Gonzalez said the Baylor administration needs to decide if it wants to be viewed as a respected Tier One research institution and Big 12 college, or a small Christian college, “because when stuff like this comes out, it just tarnishes its reputation.”
Baylor Assistant Vice President for Media and Public Relations Lori Fogleman said Baylor is responding to the “expanded definition of sexual harassment” under Title IX from the Biden administration, which includes discrimination against LGBTQ people.
“Baylor has taken and will continue to take meaningful steps to ensure members of the LGBTQ community are loved, cared for and protected as a part of the Baylor family,” Fogleman said. “Further, the university remains committed to promoting and maintaining an educational environment in which students can learn and grow in accordance with our Christian mission and our call to love our neighbors as ourselves.”
Elizabeth Bention, class of 2021 and former Gamma president, said Baylor talks about how much it cares about its LGBTQ students, but the words do not match the actions. Benton said she is afraid for what happens next now that Baylor has these exemptions.
“If anybody comes to them with any kind of harassment and the school knows that person identifies with the LGBTQ community, it could get completely written off.”
“It opens the door for discrimination throughout Baylor,” Benton said. “If anybody comes to them with any kind of harassment and the school knows that person identifies with the LGBTQ community, it could get completely written off.”
Benton said she is afraid Gamma “might be pushed back into the shadows” after all the progress it has made over the years.
Current Gamma President Katherine Nicole Ayers said it might feel scary for new and returning LGBTQ students to begin class next week, but there is a wide range of support for the LGBTQ community in the student body and faculty. “It’s never as hopeless as it seems,” she said.
“A level of mistrust is warranted from LGBTQ people, and maybe we have to wait and see if (Baylor) enacts policies directly against us, but our fears are justified based on experiences with leadership and particular student groups on Baylor’s campus,” Ayers said.
Anthony Blake Clark, class of 2014, said the most astonishing component of the letter was to see current President Linda Livingstone’s name signed below the request. “I thought things were moving in the right direction, so it was disappointing to see her seemingly taking the lead on this,” he said.
“I thought things were moving in the right direction, so it was disappointing to see her seemingly taking the lead on this.”
“There’s a huge contingent of students who are being very poorly served psychologically and spiritually by the environment that they find themselves in,” Clark said. “Current students need to keep making their opinions known, … and it might be tiring, and it might be exhausting, and you might feel discouraged, but keep making noise, because that’s the only way the ball is going to move forward.”
Grayson Jackon, class of 2020, said when he came out his senior year, he received support from many students and faculty. He believes it’s the administration that has not been on the same page as the rest of the Baylor family in terms of accepting LGBTQ people.
Baylor “might lawfully discriminate just by seeking these exemptions, but just because you’re exempt doesn’t make it right, doesn’t make it Christian, doesn’t make it ethical, doesn’t make it moral to do so,” Jackson said. “This might shield the institution from litigation, but it sets the standard for the community being a welcoming place back, because it betrays that very same attitude that they’re trying to portray to the rest of the public.”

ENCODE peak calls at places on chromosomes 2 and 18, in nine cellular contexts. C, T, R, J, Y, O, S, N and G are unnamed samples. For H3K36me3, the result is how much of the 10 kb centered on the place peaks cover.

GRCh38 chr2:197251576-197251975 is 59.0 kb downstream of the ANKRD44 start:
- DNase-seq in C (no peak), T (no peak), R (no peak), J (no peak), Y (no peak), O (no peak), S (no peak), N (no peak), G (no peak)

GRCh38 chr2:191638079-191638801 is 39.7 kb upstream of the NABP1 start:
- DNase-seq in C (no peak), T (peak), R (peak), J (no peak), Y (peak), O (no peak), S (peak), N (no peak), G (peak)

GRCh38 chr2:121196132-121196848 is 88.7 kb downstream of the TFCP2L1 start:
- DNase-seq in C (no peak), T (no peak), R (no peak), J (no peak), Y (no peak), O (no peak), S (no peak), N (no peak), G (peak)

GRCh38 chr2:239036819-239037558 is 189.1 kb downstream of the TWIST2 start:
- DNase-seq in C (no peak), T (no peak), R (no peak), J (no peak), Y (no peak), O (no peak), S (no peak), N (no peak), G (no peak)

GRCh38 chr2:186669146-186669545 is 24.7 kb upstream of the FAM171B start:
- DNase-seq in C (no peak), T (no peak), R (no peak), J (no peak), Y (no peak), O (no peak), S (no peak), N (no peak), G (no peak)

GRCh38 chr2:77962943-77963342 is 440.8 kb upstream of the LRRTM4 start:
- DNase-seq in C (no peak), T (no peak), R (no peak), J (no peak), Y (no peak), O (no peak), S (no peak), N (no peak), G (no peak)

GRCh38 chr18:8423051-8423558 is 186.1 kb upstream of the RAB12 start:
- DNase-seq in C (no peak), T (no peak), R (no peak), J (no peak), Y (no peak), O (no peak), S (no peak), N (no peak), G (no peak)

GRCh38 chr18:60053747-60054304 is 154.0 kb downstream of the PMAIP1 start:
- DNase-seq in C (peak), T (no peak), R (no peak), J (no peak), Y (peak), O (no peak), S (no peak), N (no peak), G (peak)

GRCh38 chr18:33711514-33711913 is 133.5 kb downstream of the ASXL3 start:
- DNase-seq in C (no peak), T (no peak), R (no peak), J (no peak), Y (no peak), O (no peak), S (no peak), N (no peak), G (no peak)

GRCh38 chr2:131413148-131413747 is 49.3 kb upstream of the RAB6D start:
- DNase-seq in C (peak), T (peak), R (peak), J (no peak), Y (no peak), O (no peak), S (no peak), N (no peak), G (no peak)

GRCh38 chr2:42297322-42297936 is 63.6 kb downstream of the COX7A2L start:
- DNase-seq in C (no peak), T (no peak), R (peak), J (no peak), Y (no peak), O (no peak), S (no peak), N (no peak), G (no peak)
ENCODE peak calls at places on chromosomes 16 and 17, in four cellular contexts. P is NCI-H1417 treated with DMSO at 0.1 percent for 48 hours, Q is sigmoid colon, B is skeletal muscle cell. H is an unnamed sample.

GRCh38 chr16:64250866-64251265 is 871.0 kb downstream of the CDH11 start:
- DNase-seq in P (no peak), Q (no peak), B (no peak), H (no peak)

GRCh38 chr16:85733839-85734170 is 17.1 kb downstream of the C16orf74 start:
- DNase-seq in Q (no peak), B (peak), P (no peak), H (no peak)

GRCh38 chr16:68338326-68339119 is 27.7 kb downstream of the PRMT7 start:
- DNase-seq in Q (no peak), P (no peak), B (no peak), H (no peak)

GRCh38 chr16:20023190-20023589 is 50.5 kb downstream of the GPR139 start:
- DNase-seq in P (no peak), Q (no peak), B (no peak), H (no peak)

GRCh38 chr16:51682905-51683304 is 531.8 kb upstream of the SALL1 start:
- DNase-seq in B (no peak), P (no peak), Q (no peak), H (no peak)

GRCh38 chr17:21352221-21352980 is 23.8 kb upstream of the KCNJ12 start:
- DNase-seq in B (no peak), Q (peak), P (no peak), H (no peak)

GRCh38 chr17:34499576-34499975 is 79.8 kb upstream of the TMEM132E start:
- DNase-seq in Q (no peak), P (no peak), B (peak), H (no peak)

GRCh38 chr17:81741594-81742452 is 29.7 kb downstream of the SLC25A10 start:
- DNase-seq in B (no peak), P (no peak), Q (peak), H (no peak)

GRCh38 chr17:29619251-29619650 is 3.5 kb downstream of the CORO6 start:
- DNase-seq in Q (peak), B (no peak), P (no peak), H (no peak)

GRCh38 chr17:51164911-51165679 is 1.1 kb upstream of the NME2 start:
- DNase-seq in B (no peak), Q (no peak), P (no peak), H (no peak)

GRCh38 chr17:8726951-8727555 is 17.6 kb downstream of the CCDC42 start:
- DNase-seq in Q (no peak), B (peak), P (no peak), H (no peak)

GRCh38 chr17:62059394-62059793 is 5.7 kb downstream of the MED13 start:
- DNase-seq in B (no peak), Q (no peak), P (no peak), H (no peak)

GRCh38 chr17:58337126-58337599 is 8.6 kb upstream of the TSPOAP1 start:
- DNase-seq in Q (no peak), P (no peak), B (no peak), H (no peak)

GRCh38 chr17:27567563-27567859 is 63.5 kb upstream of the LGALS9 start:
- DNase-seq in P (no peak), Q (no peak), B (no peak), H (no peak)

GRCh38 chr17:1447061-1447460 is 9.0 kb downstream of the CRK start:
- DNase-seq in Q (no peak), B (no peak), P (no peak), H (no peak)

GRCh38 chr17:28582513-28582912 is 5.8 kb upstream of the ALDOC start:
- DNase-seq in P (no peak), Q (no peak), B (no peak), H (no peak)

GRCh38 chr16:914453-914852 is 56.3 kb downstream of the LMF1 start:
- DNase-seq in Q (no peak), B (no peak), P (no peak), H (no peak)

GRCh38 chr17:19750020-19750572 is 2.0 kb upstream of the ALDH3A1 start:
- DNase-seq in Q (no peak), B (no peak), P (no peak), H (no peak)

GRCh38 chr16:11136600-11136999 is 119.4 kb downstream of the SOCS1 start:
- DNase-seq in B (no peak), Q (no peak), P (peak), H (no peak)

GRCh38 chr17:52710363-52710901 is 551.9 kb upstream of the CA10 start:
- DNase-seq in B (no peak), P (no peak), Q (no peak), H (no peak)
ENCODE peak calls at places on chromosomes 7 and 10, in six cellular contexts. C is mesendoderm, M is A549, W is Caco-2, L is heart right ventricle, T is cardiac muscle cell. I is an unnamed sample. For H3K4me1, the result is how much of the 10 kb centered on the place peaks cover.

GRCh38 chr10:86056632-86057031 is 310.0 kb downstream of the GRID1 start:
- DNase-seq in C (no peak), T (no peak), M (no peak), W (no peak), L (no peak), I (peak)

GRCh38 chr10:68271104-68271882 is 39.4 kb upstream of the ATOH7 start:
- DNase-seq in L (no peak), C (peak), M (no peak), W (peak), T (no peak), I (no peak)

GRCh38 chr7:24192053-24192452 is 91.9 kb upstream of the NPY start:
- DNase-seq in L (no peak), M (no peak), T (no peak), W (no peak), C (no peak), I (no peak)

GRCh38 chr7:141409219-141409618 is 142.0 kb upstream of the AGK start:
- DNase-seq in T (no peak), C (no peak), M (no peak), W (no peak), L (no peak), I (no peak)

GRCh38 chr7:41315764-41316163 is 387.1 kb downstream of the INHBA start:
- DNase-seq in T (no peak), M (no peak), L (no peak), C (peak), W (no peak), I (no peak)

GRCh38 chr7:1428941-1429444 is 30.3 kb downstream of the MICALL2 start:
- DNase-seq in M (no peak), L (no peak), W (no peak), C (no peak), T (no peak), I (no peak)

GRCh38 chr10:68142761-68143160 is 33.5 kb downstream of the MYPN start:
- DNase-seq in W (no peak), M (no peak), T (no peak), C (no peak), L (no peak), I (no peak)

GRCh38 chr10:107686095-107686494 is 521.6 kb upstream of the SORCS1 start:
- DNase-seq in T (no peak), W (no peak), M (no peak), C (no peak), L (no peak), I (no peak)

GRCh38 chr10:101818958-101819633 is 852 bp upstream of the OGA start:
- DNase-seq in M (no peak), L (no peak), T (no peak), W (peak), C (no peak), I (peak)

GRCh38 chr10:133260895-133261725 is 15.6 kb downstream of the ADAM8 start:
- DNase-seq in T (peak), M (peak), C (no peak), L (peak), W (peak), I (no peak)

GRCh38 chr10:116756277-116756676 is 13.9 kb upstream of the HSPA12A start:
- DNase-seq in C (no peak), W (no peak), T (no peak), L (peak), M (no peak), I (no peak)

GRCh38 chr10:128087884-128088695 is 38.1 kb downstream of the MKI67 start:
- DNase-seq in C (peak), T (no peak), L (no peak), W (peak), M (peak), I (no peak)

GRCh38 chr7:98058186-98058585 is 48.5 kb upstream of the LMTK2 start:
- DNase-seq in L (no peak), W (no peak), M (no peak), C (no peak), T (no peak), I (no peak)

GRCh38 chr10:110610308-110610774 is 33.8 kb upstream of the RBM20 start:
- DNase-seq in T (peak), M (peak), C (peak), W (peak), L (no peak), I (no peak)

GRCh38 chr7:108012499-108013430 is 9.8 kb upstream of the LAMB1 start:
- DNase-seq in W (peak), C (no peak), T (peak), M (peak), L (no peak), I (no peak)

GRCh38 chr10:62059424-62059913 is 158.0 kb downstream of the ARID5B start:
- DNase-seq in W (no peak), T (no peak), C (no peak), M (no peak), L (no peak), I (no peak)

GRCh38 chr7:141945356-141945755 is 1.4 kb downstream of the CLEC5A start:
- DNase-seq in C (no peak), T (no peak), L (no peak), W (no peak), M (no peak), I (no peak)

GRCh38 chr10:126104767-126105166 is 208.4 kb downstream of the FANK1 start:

Paul J. Williams, class of 1983, advised the LGBTQ Baylor family to remember Faculty Senate and Student Senatevoted to support Gamma’s charter, and there’s a large group of alumni who are fighting for more inclusion at Baylor.
“I want Baylor to understand that regardless of the stance that they’re taking, … the LGBTQ community has garnered so much support from alumni, from faculty, from current students,” Williams said. “I dare say that the administration is in the minority on this issue. And we are not giving up.”
Monday statement from Livingstone
On Monday afternoon, Aug. 14, Baylor President Livingstone issued a statement charging that some media outlets are misrepresenting what has happened.
“Unfortunately, our acknowledgement from the DOE is being characterized publicly by some as an indication that Baylor will now stop or modify how we provide Title IX or other protections to students, including those who identify as LGBTQ,” she said. “This is completely untrue.
“There will be NO CHANGES to Baylor’s current practices or policies related to sexual harassment and other forms of sexual and interpersonal conduct resulting from this assertion of our existing religious exemptions. Our Office of Equity, Civil Rights and Title IX will continue to investigate sexual harassment allegations or related complaints and investigate these thoroughly and fairly. We have taken and will continue to take meaningful steps to ensure all students — including members of the LGBTQ community — are loved, cared for and protected as a part of the Baylor Family.”
She called the DOE exemption request “a narrow, yet complicated legal matter that has implications for all religious-based universities, not just Baylor. Accordingly, we are responding to current considerations by the DOE to move to an expanded definition of sexual harassment, which could infringe on Baylor’s rights under the U.S. Constitution, as well as Title IX, to conduct our affairs in a manner consistent with our religious beliefs.”
She added: “Be assured that we expect all members of the Baylor family to be treated with respect and dignity. This institution is fully committed to promoting and maintaining an educational environment in which all students — including those who identify as LGBTQ — can learn and grow in accordance with our Christian mission and our call to love our neighbors as ourselves within a caring community.”
Emily Cousins is a Baylor University graduate who is a former Clemons Fellow with BNG. She lives in New Haven, Conn.